Rolling back failed socialist policies in New Zealand; lessons for Washington state

By NICHOLAS KERR  | 
POLICY BRIEF
|
Aug 16, 2017

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Introduction

On July 27th, we hosted the regular Washington Policy Center breakfast forum for our supporters at the U.S. Seafoods Building on the shores of Lake Union in Seattle.

We heard a presentation from Nicholas Kerr, who grew up in New Zealand and now lives in Seattle.  Like Washington Policy Center, Nicholas is devoted to the idea that public policy should be set on an ethical basis that allows people, to the extent possible, to make their own decisions and learn from their own mistakes.  As he explains it:

“I love being free.  Free to say or do what I want.  Free to make mistakes and not expect others to pick up the tab.  Free to work hard and reap the rewards.”

For that reason we were particularly excited to hear about his experiences in his native New Zealand and what the people of his country learned when a policy of restrictive socialism was imposed on the economy, and what reforms a popularly-elected  government adopted to escape from the policy failures of the past.  Here are his remarks in full.

Remarks by Nicholas Kerr

Many of you may be familiar with New Zealand’s reforms from an economic perspective, so I’m going to spend more of my talk focused on two other areas:

  • How policies before and after the reforms impacted individuals;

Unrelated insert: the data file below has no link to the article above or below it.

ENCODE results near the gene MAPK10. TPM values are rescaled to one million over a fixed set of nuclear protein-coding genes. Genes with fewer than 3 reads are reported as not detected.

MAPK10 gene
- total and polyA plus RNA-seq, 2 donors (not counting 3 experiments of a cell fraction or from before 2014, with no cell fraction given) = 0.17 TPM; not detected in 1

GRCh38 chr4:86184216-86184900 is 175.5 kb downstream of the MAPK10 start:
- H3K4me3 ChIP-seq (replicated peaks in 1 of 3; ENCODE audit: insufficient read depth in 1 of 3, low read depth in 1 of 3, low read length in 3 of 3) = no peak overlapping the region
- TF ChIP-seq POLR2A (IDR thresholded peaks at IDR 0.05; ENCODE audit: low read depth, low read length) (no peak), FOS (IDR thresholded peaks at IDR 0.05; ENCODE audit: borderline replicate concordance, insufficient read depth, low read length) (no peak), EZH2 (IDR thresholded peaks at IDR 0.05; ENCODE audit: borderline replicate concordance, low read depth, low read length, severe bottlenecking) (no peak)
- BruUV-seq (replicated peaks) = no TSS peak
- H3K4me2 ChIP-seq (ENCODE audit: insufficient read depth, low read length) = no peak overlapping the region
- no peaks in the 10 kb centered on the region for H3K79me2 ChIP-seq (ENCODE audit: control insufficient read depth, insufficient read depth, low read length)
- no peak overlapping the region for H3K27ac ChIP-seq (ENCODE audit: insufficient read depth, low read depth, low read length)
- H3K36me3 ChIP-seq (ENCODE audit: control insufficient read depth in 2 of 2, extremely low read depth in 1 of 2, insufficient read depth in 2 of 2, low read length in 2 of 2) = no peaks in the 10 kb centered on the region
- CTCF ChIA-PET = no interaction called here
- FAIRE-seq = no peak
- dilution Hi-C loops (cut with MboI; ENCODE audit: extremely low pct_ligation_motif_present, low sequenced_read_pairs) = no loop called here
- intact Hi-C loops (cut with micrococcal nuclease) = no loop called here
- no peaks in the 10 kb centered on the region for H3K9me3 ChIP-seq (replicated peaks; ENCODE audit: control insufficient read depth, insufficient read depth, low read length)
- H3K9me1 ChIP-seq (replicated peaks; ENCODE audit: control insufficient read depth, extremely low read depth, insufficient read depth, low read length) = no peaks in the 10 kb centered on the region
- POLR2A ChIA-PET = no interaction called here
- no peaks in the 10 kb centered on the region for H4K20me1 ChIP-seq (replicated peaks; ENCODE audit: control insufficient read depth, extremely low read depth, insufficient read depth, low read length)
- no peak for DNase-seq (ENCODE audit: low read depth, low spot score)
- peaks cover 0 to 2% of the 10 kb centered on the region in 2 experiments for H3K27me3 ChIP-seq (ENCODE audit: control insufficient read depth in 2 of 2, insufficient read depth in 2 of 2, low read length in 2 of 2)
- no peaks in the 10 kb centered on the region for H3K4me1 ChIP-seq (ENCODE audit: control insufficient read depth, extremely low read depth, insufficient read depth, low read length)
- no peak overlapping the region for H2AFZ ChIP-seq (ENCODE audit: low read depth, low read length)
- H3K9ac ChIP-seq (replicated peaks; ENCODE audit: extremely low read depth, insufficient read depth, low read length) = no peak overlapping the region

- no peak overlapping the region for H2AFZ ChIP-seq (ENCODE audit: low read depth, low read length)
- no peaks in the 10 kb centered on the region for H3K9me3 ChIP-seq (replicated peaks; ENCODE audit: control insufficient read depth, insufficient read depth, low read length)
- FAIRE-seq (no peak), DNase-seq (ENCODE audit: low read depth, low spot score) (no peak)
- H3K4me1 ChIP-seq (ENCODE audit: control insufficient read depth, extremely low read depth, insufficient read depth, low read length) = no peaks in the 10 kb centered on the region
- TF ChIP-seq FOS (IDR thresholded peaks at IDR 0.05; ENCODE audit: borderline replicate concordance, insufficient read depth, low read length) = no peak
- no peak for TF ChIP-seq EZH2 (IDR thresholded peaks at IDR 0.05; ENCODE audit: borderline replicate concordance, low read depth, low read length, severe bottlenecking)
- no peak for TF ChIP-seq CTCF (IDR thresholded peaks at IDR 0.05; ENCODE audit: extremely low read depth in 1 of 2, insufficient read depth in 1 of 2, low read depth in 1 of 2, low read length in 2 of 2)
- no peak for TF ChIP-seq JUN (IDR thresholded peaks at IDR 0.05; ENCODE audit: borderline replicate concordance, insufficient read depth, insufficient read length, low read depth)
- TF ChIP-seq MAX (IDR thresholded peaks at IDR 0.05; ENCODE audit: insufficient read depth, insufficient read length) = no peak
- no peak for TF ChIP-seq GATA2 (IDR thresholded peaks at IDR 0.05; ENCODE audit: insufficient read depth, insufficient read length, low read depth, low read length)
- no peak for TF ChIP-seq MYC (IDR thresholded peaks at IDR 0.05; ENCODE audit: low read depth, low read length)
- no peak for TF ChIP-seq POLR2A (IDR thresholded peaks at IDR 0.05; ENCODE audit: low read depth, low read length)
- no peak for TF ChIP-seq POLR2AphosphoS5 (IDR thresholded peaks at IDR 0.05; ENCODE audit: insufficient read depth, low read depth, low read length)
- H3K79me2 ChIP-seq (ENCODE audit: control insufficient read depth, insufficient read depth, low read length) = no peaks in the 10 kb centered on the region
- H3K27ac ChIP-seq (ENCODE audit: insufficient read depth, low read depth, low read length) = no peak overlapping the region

• How the key players succeeded in implementing the reforms.

As a young New Zealander in the period before 1984 and the following decade of reforms, I’ll be speaking from personal experience about their impact. And I’ll be discussing their implementation as the son of an economist who was a key figure in making them come about.

My father, Roger Kerr, was a director of the New Zealand Treasury when the snap election was called in 1984. He and a team of economists drafted a detailed document called Economic Management. This was presented to the incoming Labour Government, which won the election amidst a currency crisis.

Speculators had correctly bet in the closing weeks of the campaign on the likelihood, given the clear need for one, of a post-election devaluation. Several of the party’s new ministers were already inclined towards some of the Treasury’s policy recommendations. This combined with the crisis meant Economic Management was well-received by some senior ministers, and it is widely regarded as having formed the foundation for the reforms that followed. An indication of how well it was received is that it was subsequently published, something no previous government had done.

Two years after the election, Roger was approached by the chief executives of the country’s major corporations who had formed a group called the New Zealand Business Roundtable. They wanted to appoint an executive director and formalize its operations.

He felt it was important that the business community support the reforms and turn their back on their past habits of lobbying for favors and corporate welfare. Under my father, it became a think tank, much like the Washington Policy Center, with a formal mission of advancing policies in the interests of all New Zealanders. It favored free markets and limited government.

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